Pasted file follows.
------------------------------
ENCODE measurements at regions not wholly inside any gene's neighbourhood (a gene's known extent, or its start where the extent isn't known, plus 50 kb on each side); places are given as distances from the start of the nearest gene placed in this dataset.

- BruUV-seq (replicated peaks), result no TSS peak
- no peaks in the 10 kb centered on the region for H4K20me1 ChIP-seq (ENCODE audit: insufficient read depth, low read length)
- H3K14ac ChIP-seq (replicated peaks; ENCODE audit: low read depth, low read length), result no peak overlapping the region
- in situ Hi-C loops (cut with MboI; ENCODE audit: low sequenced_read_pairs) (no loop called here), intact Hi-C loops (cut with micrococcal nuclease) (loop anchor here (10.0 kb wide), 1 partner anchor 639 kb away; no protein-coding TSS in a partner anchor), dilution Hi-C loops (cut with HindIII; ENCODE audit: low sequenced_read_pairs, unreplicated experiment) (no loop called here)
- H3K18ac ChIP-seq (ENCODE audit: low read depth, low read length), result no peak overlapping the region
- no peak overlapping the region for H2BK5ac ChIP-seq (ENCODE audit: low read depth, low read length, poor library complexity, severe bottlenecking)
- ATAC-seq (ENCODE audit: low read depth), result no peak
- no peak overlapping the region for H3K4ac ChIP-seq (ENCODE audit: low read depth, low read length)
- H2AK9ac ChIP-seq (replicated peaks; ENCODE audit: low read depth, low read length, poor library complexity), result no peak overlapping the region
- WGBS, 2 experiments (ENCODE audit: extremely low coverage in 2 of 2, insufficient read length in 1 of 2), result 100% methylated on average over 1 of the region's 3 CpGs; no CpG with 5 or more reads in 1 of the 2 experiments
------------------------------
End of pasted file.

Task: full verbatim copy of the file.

ENCODE measurements at regions not wholly inside any gene's neighbourhood (a gene's known extent, or its start where the extent isn't known, plus 50 kb on each side); places are given as distances from the start of the nearest gene placed in this dataset.

- BruUV-seq (replicated peaks), result no TSS peak
- no peaks in the 10 kb centered on the region for H4K20me1 ChIP-seq (ENCODE audit: insufficient read depth, low read length)
- H3K14ac ChIP-seq (replicated peaks; ENCODE audit: low read depth, low read length), result no peak overlapping the region
- in situ Hi-C loops (cut with MboI; ENCODE audit: low sequenced_read_pairs) (no loop called here), intact Hi-C loops (cut with micrococcal nuclease) (loop anchor here (10.0 kb wide), 1 partner anchor 639 kb away; no protein-coding TSS in a partner anchor), dilution Hi-C loops (cut with HindIII; ENCODE audit: low sequenced_read_pairs, unreplicated experiment) (no loop called here)
- H3K18ac ChIP-seq (ENCODE audit: low read depth, low read length), result no peak overlapping the region
- no peak overlapping the region for H2BK5ac ChIP-seq (ENCODE audit: low read depth, low read length, poor library complexity, severe bottlenecking)
- ATAC-seq (ENCODE audit: low read depth), result no peak
- no peak overlapping the region for H3K4ac ChIP-seq (ENCODE audit: low read depth, low read length)
- H2AK9ac ChIP-seq (replicated peaks; ENCODE audit: low read depth, low read length, poor library complexity), result no peak overlapping the region
- WGBS, 2 experiments (ENCODE audit: extremely low coverage in 2 of 2, insufficient read length in 1 of 2), result 100% methylated on average over 1 of the region's 3 CpGs; no CpG with 5 or more reads in 1 of the 2 experiments